Independent Voters Alliance (IVA)
A Minor Change in Political Concept, But Profound in the Positive Ways Our Lives Will Be Affected
Principled Non-Partisan Politics
A Worthy Rhetorical Strategy
By Rich Stevenson ©September 24, 2005
Interim Acting Chair of the Hamilton County IVA
Political reformers have an extreme disadvantage in the rhetorical fight to influence the American electorate. To win, political reformers must change the concepts that have maintained power for the two-party monopoly for the past 200 years. Power over the media is a means for the Ds and Rs to maintain rhetorical control. The two parties individually own the two most basic words related to our form of government.
Stolen Words: The Democratic Party owns the word “democracy”. The Republican Party owns the word “republic”. They control this basic rhetorical ground simply by using the “concepts” to name their parties. They have “owned” those words basic to our concepts of our nation for at least 150 years. Small “d” and small “r” uses of the words are automatically related to the parties of the same name in the minds of every American citizen. Those two words are stolen from the American people. Those parties are incorrectly seen as the embodiment of those two words. Neither party is truly democratic or republican. (Top of Page)
The American political landscape is quite empty of honest rhetorical content without the correct use of fundamental words like “democracy” and “republic.” Use of the word “independent” as a political concept is one current rhetorical battleground for the minds of the American people.
Since independents John Anderson and Ross Perot made dents in the concept of a solid 50-50 split of the American electorate, the two parties have tried to own the word “independent” using their overwhelming media influence. Scores of D and R candidates boldly claim to be “independent.” They rhetorically infer personal distance from the widely distrusted two party system. With media cooperation, the two parties fight for ownership of the word “independent,” as well as the words “democracy” and “republic.” Before 1980 the parties claimed all Americans as supporters of one of the two parties. They claimed a bipartisan 100%. The few admitted non-supporters were rhetorically painted as un-American, disloyal, and unpatriotic. (Anderson was up to 28% in the polls and got up to 8% of the 1980 Presidential vote. Perot was up to 44% in the polls and got up to 21% of the 1992 Presidential vote.)
After Perot, the Ds and Rs were forced to admit 20% points not dedicated to either party. But those voters were not ever admitted to be “independent” by the two parties or by the corporate and public media. They were variously characterized as “swing voters” or “unaffiliated,” up for grabs by any D or R candidate. The latest rhetorical gambit is the “dislodged” voter unhappy with one or both of the two parties. The implication again being that voters need to be won back to cast a “correct” two-party system bipartisan vote. Many states do not allow the use of the word “independent” to register to vote. [For example, 2005 attempts to gain the right in KY.] Other states call registered voters not registered as Ds or Rs some version of “unaffiliated,” correctly implying that they are outside the powerful bipartisan political system. No affiliation means no connection to the parties in power. Correct. The rhetorical battle over ownership of the word “independent” continues.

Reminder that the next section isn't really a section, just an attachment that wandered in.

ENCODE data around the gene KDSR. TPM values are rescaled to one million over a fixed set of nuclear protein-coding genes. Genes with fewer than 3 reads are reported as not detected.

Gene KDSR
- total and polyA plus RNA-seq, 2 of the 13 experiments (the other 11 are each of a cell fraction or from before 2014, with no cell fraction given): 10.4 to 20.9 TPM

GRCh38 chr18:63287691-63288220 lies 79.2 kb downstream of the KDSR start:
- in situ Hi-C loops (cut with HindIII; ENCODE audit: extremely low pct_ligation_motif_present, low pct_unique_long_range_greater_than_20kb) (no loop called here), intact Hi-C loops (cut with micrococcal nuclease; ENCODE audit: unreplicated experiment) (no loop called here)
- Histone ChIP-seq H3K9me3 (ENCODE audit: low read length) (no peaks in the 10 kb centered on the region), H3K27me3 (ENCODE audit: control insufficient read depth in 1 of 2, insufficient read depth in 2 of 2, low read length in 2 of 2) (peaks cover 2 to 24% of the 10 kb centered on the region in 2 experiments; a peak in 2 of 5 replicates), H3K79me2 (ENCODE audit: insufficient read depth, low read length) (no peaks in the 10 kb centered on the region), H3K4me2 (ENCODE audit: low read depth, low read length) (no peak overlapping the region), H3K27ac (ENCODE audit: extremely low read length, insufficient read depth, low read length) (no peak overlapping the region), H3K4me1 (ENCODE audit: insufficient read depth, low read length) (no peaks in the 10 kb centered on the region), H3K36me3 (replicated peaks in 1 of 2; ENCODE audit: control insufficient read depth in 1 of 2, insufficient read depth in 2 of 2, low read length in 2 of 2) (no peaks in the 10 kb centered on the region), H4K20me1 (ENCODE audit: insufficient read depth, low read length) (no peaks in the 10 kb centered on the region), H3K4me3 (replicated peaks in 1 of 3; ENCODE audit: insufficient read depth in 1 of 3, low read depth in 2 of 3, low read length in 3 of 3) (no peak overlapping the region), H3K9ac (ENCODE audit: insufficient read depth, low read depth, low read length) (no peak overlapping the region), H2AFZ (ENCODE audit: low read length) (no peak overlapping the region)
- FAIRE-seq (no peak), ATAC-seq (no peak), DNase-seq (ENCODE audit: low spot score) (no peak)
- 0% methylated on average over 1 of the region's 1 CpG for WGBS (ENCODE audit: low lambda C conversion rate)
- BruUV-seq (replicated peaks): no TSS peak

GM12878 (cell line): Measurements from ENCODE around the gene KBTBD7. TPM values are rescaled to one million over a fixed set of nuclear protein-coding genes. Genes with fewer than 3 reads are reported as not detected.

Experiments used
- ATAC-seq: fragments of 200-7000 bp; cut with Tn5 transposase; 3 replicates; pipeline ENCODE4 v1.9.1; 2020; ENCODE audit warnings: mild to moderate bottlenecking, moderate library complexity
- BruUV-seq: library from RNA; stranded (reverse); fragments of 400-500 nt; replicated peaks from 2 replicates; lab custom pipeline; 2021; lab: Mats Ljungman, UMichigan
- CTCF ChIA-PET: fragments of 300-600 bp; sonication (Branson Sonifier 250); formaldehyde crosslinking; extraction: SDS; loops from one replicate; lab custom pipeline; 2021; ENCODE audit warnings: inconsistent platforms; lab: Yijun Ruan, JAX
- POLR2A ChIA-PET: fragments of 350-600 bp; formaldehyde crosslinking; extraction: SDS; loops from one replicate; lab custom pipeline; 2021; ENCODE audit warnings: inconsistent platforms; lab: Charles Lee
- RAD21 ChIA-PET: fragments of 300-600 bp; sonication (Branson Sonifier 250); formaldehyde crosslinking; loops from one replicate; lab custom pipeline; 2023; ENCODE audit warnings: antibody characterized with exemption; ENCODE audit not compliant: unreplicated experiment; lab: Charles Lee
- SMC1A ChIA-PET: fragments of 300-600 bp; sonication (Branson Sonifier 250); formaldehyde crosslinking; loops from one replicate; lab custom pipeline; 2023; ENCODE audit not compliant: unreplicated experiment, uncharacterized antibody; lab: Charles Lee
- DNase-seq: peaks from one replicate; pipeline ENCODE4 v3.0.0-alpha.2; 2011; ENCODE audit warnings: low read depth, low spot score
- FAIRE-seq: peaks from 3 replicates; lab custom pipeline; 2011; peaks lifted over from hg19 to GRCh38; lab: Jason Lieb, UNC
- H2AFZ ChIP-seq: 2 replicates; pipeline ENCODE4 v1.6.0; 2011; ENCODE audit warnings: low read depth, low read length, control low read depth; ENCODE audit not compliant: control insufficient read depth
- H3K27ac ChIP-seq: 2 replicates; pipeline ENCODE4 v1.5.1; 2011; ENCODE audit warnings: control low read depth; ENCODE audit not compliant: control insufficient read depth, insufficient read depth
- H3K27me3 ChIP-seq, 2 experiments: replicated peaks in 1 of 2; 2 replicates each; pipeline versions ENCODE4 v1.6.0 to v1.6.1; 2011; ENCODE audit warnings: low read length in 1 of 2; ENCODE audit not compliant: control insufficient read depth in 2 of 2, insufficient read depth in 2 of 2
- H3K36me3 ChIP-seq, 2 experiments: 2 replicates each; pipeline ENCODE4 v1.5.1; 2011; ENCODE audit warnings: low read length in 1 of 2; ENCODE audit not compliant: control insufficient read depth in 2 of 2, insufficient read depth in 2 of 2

The Ds and Rs effectively weaken our rhetorical control over the word “independent.” With their dominant control of the corporate and public media the Ds and Rs will continue to control the rhetorical definition of the word “independent” as they see fit. So what rhetorical options are available to an intentional political mass movement aiming to end majority control by the entrenched and powerful D and R political elite?
To have any chance, rhetoric must be created that is owned completely by an intentional political mass movement. The movement must be intentional and capable of involving a majority of the electorate. The word or words used must have a rhetorical basis that cannot be co-opted by the Ds and Rs. The words must have some aspects of familiarity to ease acceptance by the electorate. The words must have a general positive connotation.
One word that meets all of the required characteristics is the very familiar word “non-partisan.” This word can be used to regain rhetorical ownership of the word “independent.” Each independent voter can be redefined as a “non-partisan independent.” The compounded concept can be used to name the entire movement. “The Non-Partisan Political Movement.”